Getting older is usually accompanied by difficulty in remembering names, dates and objects we just had in our hand. "Now what was I going to do here?". Not alarming but sometimes certainly a nuisance.
Harvard researcher blame the degradation of white matter in our brains with age. White matter is one of the three main solid components of the central nervous system designated by color. The other two are gray matter and substantia nigra. It is composed of myelinated nerve cell processes, or axons, which connect various gray matter areas (the locations of nerve cell bodies) of the brain to each other and carry nerve impulses between neurons. According to the researcher degradation of the white matter causes disrupted communication between brain regions and memory deficits.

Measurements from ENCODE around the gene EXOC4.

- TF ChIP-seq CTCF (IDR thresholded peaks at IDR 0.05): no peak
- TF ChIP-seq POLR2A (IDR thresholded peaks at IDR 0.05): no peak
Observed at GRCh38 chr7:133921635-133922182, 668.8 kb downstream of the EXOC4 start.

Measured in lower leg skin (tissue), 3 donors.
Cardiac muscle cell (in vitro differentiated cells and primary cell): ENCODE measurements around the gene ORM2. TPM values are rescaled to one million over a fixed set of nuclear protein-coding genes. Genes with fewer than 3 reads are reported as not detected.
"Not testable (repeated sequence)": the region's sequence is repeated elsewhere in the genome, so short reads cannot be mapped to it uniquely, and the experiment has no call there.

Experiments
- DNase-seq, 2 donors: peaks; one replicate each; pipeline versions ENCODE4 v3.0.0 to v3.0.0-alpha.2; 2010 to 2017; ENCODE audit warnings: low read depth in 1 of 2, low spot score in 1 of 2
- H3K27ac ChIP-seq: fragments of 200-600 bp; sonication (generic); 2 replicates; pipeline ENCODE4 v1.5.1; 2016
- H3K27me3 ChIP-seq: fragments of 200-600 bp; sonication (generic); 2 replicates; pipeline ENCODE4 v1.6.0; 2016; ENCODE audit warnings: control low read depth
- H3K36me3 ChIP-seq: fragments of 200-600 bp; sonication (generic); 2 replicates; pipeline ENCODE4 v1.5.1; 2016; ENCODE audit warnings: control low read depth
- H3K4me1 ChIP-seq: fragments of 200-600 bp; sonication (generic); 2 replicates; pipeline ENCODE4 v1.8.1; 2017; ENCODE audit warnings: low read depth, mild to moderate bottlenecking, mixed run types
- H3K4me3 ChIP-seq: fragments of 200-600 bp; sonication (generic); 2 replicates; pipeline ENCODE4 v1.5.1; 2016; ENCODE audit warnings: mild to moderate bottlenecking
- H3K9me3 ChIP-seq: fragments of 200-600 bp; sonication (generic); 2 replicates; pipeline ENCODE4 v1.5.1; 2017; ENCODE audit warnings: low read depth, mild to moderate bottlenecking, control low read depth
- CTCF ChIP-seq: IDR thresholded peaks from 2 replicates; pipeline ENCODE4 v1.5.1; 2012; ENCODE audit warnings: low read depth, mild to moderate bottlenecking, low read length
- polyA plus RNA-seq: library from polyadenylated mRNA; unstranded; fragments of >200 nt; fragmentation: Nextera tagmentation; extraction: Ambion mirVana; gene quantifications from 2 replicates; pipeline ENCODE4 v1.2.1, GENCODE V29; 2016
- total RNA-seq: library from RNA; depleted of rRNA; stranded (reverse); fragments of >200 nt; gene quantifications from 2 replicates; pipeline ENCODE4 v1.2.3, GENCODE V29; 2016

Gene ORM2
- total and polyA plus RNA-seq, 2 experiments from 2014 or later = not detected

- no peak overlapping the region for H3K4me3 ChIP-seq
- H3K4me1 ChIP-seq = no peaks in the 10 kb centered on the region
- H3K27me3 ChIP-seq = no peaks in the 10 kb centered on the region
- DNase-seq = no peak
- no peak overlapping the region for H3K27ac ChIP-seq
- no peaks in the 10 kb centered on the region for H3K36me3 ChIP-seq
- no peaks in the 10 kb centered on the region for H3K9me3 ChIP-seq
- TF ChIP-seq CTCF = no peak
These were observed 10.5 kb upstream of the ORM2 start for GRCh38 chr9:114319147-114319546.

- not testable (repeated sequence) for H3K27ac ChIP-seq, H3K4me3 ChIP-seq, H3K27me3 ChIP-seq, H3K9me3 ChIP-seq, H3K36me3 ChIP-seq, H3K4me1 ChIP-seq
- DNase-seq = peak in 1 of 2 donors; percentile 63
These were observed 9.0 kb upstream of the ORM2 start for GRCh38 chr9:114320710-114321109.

But what is it that actually causes memory and other cognitive abilities to go soft with senescence? Previous research has shown that bundles of axons (tubular projections sent out by neurons to signal other nerve cells) wither over time. These conduits, collectively referred to as white matter, help connect different regions of the brain to allow for proper information processing.
Now, researchers have found that these white matter pathways erode as we age, impairing communication or "cross talk'' between different brain areas.
For a description of the research please visit Scientific American, Partial Recall: Why Memory Fades with Age.